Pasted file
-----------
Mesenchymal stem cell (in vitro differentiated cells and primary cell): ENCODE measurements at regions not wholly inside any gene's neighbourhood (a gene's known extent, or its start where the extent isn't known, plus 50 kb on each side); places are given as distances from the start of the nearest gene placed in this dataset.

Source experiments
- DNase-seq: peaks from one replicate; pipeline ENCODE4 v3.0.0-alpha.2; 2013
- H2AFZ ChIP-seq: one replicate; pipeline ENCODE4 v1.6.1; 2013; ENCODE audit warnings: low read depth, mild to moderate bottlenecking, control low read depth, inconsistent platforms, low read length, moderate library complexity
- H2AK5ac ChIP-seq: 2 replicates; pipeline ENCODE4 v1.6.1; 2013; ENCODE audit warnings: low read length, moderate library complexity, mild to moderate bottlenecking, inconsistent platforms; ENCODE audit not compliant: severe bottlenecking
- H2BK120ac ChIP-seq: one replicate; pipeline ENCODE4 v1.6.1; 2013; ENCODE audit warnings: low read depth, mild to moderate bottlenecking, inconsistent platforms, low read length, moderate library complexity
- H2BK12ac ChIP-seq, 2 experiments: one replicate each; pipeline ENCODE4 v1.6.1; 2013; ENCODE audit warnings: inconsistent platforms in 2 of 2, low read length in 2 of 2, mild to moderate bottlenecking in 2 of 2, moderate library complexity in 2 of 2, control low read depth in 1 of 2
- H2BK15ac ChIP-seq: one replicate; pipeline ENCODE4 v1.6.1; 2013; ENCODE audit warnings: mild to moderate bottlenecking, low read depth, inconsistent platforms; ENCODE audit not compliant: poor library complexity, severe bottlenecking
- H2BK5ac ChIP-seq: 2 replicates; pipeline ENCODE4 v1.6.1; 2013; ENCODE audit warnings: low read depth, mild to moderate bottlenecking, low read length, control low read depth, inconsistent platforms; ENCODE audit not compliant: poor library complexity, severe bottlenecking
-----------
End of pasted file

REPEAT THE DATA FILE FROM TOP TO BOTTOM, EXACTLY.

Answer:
Mesenchymal stem cell (in vitro differentiated cells and primary cell): ENCODE measurements at regions not wholly inside any gene's neighbourhood (a gene's known extent, or its start where the extent isn't known, plus 50 kb on each side); places are given as distances from the start of the nearest gene placed in this dataset.

Source experiments
- DNase-seq: peaks from one replicate; pipeline ENCODE4 v3.0.0-alpha.2; 2013
- H2AFZ ChIP-seq: one replicate; pipeline ENCODE4 v1.6.1; 2013; ENCODE audit warnings: low read depth, mild to moderate bottlenecking, control low read depth, inconsistent platforms, low read length, moderate library complexity
- H2AK5ac ChIP-seq: 2 replicates; pipeline ENCODE4 v1.6.1; 2013; ENCODE audit warnings: low read length, moderate library complexity, mild to moderate bottlenecking, inconsistent platforms; ENCODE audit not compliant: severe bottlenecking
- H2BK120ac ChIP-seq: one replicate; pipeline ENCODE4 v1.6.1; 2013; ENCODE audit warnings: low read depth, mild to moderate bottlenecking, inconsistent platforms, low read length, moderate library complexity
- H2BK12ac ChIP-seq, 2 experiments: one replicate each; pipeline ENCODE4 v1.6.1; 2013; ENCODE audit warnings: inconsistent platforms in 2 of 2, low read length in 2 of 2, mild to moderate bottlenecking in 2 of 2, moderate library complexity in 2 of 2, control low read depth in 1 of 2
- H2BK15ac ChIP-seq: one replicate; pipeline ENCODE4 v1.6.1; 2013; ENCODE audit warnings: mild to moderate bottlenecking, low read depth, inconsistent platforms; ENCODE audit not compliant: poor library complexity, severe bottlenecking
- H2BK5ac ChIP-seq: 2 replicates; pipeline ENCODE4 v1.6.1; 2013; ENCODE audit warnings: low read depth, mild to moderate bottlenecking, low read length, control low read depth, inconsistent platforms; ENCODE audit not compliant: poor library complexity, severe bottlenecking